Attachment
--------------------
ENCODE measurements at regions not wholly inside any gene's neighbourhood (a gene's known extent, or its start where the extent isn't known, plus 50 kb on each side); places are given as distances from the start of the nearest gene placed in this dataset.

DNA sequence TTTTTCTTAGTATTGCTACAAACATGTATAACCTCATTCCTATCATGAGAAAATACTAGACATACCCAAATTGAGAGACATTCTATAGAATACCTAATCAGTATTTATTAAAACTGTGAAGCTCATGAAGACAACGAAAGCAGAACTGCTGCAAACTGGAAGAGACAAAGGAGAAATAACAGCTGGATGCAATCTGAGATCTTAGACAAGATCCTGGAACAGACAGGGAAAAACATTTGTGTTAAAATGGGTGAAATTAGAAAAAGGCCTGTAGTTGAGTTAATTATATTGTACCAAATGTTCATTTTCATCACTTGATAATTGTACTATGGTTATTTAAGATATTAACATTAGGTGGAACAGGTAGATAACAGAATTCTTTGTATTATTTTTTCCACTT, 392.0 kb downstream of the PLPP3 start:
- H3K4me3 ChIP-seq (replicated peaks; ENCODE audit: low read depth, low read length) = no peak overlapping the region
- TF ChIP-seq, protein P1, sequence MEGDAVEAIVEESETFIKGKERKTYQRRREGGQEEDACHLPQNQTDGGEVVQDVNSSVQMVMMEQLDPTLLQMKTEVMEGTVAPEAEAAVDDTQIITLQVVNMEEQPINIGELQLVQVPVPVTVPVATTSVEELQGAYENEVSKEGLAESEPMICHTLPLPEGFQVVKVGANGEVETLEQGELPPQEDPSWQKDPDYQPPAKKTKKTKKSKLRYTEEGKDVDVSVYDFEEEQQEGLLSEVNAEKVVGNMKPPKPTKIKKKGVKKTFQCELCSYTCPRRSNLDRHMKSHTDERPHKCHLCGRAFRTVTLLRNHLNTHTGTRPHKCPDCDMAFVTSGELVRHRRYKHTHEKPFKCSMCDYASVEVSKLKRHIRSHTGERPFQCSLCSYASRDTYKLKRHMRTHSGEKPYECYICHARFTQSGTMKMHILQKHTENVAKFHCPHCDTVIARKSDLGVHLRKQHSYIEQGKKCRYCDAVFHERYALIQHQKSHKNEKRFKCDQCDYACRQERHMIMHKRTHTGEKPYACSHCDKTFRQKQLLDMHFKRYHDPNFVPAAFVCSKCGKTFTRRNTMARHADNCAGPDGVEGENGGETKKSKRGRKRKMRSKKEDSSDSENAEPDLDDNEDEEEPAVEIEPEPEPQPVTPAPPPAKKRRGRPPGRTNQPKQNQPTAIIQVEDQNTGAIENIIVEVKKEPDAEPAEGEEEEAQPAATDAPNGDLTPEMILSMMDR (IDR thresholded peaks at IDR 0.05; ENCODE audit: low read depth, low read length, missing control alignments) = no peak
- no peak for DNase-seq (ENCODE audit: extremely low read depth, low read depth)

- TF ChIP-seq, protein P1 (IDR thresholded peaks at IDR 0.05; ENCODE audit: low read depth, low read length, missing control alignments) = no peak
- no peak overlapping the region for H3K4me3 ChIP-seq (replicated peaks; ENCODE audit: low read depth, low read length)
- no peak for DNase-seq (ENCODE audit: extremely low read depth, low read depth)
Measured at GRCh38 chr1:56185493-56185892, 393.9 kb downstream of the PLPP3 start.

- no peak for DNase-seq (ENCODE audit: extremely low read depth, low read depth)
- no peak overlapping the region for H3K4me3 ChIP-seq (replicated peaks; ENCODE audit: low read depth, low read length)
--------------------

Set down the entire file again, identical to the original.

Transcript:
ENCODE measurements at regions not wholly inside any gene's neighbourhood (a gene's known extent, or its start where the extent isn't known, plus 50 kb on each side); places are given as distances from the start of the nearest gene placed in this dataset.

DNA sequence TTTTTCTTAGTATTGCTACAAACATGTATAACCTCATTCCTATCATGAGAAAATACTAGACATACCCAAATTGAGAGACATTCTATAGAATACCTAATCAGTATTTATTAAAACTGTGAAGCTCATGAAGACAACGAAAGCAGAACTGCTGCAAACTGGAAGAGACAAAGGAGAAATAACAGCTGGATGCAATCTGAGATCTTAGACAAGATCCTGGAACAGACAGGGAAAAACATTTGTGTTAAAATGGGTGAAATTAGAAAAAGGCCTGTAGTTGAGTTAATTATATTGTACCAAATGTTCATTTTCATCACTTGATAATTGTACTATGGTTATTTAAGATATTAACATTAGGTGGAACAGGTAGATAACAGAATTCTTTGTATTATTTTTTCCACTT, 392.0 kb downstream of the PLPP3 start:
- H3K4me3 ChIP-seq (replicated peaks; ENCODE audit: low read depth, low read length) = no peak overlapping the region
- TF ChIP-seq, protein P1, sequence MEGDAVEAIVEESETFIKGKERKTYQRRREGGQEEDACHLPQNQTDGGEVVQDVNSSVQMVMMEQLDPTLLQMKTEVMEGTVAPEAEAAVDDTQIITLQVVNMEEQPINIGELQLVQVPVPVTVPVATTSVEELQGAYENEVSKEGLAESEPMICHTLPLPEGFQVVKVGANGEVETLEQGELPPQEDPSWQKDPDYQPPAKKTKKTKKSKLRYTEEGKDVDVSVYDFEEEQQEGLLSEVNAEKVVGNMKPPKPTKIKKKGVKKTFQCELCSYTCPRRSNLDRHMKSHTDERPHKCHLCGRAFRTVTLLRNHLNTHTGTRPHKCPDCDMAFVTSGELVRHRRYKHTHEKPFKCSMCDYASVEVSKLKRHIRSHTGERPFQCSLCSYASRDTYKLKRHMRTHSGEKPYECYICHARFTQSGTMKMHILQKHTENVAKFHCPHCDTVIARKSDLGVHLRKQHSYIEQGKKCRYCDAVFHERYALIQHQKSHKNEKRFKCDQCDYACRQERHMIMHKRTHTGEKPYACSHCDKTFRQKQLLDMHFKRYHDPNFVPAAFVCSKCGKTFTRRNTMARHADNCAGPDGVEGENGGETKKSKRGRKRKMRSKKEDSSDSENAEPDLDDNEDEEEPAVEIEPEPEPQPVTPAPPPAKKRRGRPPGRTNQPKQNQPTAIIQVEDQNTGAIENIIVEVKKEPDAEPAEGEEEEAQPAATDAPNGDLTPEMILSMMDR (IDR thresholded peaks at IDR 0.05; ENCODE audit: low read depth, low read length, missing control alignments) = no peak
- no peak for DNase-seq (ENCODE audit: extremely low read depth, low read depth)

- TF ChIP-seq, protein P1 (IDR thresholded peaks at IDR 0.05; ENCODE audit: low read depth, low read length, missing control alignments) = no peak
- no peak overlapping the region for H3K4me3 ChIP-seq (replicated peaks; ENCODE audit: low read depth, low read length)
- no peak for DNase-seq (ENCODE audit: extremely low read depth, low read depth)
Measured at GRCh38 chr1:56185493-56185892, 393.9 kb downstream of the PLPP3 start.

- no peak for DNase-seq (ENCODE audit: extremely low read depth, low read depth)
- no peak overlapping the region for H3K4me3 ChIP-seq (replicated peaks; ENCODE audit: low read depth, low read length)